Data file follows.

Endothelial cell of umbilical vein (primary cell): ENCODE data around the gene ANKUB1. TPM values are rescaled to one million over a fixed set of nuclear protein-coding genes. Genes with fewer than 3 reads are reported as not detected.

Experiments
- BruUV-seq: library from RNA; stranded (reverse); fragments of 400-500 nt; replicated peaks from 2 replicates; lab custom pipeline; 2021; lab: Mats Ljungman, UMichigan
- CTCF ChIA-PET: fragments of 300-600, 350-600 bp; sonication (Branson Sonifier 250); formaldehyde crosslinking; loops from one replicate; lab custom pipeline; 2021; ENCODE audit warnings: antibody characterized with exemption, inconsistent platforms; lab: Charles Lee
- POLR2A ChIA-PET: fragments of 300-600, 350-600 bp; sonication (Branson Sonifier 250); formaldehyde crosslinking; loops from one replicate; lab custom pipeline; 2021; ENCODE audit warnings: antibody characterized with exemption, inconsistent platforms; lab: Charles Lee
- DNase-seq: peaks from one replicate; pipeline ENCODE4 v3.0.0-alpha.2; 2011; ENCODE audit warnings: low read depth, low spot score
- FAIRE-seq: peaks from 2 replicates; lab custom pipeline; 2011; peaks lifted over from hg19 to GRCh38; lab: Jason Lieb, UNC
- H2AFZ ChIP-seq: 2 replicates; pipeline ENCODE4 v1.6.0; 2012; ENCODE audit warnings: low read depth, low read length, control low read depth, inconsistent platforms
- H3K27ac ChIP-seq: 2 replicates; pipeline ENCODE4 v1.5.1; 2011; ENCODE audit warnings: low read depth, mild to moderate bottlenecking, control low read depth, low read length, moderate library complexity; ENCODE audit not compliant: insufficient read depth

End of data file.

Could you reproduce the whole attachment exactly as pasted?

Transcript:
Endothelial cell of umbilical vein (primary cell): ENCODE data around the gene ANKUB1. TPM values are rescaled to one million over a fixed set of nuclear protein-coding genes. Genes with fewer than 3 reads are reported as not detected.

Experiments
- BruUV-seq: library from RNA; stranded (reverse); fragments of 400-500 nt; replicated peaks from 2 replicates; lab custom pipeline; 2021; lab: Mats Ljungman, UMichigan
- CTCF ChIA-PET: fragments of 300-600, 350-600 bp; sonication (Branson Sonifier 250); formaldehyde crosslinking; loops from one replicate; lab custom pipeline; 2021; ENCODE audit warnings: antibody characterized with exemption, inconsistent platforms; lab: Charles Lee
- POLR2A ChIA-PET: fragments of 300-600, 350-600 bp; sonication (Branson Sonifier 250); formaldehyde crosslinking; loops from one replicate; lab custom pipeline; 2021; ENCODE audit warnings: antibody characterized with exemption, inconsistent platforms; lab: Charles Lee
- DNase-seq: peaks from one replicate; pipeline ENCODE4 v3.0.0-alpha.2; 2011; ENCODE audit warnings: low read depth, low spot score
- FAIRE-seq: peaks from 2 replicates; lab custom pipeline; 2011; peaks lifted over from hg19 to GRCh38; lab: Jason Lieb, UNC
- H2AFZ ChIP-seq: 2 replicates; pipeline ENCODE4 v1.6.0; 2012; ENCODE audit warnings: low read depth, low read length, control low read depth, inconsistent platforms
- H3K27ac ChIP-seq: 2 replicates; pipeline ENCODE4 v1.5.1; 2011; ENCODE audit warnings: low read depth, mild to moderate bottlenecking, control low read depth, low read length, moderate library complexity; ENCODE audit not compliant: insufficient read depth